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Australia's gun laws: leading by imperfect example – Policy Forum

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Has the country really achieved anything?
Government and governance, Law, National security, Arts, culture & society | Australia, The World
4 April 2019
On the surface, Australia’s gun laws may seem like exemplary policy-work, but a closer look at its history and related research suggests otherwise and may even be cause for concern, Samara McPhedran writes.

Just days after the Christchurch tragedy, New Zealand Prime Minister Jacinda Ardern announced changes to that country’s gun laws. That sparked calls for other nations around the world to revise their gun policies, with some commentators promoting the Australian model of firearms management as the best way forward.
Australia likes to suggest that following its example will prevent history from repeating itself. It’s difficult, however, to learn from history when history is continually being revised. Perhaps more so than in any other area of public policy, the goalposts in Australia’s gun control narrative have shifted dramatically over time.
So, what has changed?
In 1996, 12 days after the Port Arthur massacre, all jurisdictions agreed to ban all semi-automatic firearms and pump-action shotguns, and implemented a half-billion dollar taxpayer-funded program to compensate those who voluntarily handed in their guns. The other ‘big ticket’ change was the mandatory registration of all rifles and shotguns. Gun laws remain one of the then-PM John Howard’s defining policies.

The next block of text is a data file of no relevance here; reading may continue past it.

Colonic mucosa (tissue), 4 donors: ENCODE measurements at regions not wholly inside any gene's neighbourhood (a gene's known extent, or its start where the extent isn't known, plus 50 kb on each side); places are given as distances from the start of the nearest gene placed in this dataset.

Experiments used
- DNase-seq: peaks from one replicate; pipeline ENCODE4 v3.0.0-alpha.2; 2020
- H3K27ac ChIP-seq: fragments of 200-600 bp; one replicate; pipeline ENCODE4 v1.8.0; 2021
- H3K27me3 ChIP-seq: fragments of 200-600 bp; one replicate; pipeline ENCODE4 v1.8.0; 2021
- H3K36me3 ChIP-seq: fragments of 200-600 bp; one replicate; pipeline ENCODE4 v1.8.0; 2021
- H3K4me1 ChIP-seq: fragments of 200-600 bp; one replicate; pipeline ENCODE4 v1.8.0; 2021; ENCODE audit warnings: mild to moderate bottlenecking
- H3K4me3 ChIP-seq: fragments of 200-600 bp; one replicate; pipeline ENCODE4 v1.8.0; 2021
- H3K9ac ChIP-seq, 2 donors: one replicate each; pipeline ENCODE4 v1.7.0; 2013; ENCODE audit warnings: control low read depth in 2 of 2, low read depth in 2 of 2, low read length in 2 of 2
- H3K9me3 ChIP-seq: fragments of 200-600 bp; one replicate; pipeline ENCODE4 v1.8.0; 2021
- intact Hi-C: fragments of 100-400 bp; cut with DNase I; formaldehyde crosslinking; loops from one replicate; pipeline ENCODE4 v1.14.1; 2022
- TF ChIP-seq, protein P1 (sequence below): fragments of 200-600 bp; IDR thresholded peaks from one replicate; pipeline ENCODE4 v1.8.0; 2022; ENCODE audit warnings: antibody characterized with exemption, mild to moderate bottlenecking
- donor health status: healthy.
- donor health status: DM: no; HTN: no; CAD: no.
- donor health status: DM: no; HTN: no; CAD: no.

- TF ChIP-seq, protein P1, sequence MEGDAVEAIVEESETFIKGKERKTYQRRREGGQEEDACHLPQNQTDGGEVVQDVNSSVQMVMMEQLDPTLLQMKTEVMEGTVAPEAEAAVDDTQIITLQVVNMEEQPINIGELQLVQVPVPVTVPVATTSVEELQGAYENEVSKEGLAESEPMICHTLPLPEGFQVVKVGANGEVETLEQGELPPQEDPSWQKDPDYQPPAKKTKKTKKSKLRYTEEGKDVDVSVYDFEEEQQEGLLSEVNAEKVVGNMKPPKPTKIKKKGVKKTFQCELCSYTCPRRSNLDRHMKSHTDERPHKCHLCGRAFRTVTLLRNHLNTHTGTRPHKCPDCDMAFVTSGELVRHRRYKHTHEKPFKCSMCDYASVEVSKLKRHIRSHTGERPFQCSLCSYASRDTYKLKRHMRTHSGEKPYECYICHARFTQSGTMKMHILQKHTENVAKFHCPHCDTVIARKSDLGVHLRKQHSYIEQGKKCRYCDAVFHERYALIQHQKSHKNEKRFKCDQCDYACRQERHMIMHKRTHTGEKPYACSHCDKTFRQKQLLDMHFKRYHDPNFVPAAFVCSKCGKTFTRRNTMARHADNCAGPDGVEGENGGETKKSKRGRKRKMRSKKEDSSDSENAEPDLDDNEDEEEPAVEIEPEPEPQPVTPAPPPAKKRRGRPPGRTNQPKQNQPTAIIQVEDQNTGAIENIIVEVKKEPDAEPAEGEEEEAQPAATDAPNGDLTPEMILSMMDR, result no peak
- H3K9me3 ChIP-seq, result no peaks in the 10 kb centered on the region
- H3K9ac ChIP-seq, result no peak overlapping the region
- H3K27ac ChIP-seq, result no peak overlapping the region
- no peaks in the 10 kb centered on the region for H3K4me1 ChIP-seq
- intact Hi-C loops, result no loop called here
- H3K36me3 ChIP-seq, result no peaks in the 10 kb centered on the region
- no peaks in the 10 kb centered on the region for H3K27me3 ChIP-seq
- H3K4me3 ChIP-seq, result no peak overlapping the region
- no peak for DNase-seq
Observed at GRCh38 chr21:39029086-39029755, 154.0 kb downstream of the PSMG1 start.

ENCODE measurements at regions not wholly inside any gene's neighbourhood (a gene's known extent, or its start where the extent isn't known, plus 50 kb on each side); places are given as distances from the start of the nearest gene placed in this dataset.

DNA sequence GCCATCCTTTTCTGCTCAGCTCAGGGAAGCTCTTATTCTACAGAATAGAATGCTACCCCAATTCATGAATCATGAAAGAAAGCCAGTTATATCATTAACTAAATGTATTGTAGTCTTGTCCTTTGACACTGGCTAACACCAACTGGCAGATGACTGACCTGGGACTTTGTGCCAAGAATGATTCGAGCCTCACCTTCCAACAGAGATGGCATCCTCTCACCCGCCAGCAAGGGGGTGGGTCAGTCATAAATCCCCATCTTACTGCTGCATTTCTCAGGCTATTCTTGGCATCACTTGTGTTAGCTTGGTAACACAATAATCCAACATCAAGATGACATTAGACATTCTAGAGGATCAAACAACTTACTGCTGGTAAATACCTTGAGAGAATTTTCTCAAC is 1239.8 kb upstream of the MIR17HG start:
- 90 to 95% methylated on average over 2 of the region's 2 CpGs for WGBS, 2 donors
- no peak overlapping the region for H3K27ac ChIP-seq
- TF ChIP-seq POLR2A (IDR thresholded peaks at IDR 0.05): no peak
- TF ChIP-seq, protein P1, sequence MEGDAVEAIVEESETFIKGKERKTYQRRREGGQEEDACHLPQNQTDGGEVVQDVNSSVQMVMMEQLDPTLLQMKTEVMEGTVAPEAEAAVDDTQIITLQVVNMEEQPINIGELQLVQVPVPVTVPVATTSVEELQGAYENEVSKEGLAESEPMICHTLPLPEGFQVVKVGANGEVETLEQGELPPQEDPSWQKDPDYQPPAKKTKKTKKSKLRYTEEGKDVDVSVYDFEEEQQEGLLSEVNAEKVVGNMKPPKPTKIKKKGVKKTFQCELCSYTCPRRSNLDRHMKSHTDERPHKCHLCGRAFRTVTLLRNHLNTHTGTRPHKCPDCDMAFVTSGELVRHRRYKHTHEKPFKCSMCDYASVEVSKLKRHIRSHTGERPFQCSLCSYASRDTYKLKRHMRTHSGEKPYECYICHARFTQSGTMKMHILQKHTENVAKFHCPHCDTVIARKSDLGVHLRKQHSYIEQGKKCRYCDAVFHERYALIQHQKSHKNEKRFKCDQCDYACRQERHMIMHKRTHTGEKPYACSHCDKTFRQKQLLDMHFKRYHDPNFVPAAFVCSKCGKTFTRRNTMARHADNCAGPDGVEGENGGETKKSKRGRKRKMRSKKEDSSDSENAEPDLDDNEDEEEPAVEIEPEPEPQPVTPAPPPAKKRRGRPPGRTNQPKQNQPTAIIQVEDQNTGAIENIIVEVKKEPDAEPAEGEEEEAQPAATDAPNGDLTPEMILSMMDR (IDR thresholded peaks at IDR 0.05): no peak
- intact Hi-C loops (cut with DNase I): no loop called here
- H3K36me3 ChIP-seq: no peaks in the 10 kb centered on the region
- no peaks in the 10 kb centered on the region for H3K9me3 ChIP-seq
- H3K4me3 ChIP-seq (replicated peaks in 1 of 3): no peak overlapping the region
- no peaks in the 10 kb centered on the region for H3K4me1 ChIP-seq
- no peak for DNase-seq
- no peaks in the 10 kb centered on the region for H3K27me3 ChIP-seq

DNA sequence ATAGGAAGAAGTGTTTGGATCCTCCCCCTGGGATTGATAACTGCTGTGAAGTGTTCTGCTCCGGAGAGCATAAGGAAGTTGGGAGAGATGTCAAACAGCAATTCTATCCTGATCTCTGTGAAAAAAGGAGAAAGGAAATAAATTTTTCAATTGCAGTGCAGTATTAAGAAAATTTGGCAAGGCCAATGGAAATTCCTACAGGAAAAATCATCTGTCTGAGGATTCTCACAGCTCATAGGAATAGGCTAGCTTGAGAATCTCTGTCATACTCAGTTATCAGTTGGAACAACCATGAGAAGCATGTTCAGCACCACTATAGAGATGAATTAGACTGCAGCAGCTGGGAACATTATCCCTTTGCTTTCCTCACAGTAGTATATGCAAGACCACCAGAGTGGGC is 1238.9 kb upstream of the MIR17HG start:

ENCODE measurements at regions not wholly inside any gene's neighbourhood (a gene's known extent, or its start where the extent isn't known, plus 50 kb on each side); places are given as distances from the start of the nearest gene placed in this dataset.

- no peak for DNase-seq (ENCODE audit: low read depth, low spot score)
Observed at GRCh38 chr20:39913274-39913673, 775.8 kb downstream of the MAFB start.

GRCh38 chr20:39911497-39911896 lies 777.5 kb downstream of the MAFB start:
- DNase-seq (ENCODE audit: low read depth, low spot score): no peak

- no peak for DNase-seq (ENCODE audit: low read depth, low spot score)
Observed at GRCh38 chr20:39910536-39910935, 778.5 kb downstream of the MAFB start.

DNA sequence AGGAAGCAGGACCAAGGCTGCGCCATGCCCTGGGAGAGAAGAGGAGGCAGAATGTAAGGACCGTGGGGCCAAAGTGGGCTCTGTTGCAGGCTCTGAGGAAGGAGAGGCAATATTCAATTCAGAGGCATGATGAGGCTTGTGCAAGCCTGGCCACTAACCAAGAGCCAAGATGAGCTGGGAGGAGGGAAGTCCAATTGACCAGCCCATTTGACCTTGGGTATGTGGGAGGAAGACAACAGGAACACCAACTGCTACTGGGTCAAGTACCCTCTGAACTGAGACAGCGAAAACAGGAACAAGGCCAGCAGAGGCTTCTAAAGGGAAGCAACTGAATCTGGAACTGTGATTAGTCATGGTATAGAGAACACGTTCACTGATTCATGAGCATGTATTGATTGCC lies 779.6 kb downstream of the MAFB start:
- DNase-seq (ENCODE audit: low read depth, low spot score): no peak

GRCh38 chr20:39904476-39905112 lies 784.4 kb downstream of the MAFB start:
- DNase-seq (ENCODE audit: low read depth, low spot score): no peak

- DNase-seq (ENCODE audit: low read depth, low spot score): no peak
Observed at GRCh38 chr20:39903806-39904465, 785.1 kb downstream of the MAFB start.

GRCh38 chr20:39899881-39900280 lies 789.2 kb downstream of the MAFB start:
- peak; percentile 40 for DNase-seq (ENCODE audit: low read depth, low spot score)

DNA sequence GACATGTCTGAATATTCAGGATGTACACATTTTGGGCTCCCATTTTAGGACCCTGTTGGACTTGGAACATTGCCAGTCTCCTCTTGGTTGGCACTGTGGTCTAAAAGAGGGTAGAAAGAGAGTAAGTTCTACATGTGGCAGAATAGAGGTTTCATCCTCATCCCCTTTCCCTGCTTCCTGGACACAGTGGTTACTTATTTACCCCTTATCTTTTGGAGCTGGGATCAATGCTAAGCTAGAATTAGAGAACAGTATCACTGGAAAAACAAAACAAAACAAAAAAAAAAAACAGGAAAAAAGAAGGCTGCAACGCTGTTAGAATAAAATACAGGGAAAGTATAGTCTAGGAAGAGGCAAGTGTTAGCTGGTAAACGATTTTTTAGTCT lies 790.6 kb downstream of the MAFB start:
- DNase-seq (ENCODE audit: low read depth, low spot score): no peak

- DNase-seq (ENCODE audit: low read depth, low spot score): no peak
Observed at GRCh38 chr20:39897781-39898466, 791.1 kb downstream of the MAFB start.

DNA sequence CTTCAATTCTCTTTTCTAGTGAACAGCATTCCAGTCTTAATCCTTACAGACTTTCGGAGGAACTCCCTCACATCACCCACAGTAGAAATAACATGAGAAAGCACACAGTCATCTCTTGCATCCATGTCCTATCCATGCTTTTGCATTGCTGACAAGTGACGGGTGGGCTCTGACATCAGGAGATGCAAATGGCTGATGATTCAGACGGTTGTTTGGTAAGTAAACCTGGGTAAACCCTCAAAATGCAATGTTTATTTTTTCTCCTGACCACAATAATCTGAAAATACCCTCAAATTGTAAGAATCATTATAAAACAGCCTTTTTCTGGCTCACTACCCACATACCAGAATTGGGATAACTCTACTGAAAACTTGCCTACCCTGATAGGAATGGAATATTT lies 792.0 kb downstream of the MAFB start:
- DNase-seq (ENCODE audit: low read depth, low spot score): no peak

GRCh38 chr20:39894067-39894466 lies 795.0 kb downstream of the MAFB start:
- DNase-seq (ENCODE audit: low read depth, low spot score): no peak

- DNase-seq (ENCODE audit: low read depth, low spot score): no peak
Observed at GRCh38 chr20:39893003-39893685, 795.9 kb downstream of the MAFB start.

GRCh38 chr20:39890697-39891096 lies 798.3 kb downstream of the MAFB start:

Despite being the catalyst for change, very little was said about the likely impacts of the new laws on mass shootings – with only brief and occasional mention made that the changes might prevent or reduce those events. Instead, state and federal Hansard of the day reveal great expectations of declines in firearm homicides and firearm suicides. The purpose of the reforms was routinely described as improving overall community safety by reducing those types of deaths.
For many years afterwards, firearm homicide and firearm suicide rates remained the widely used yardstick for measuring our gun law success.
Over time, though, a body of empirical research has cast ever-growing doubt on whether Australia’s law reform actually impacted those types of deaths. Although the conclusions that different authors draw do not always line up with each other – and, in some cases, do not even accurately represent their own data – the statistical findings are startlingly consistent. This is especially true for firearm homicide, where no study has found impacts on the pre-existing downward trend.
Although most studies observe more rapid declines in firearm suicide after the laws changed, it is difficult to draw causal inferences because, from the mid-1990s, both firearm and non-firearm suicides began falling. In fact, it appears the magnitude of decline was greater for non-firearm suicide then for firearm suicide. This strongly suggests other factors may have been at play.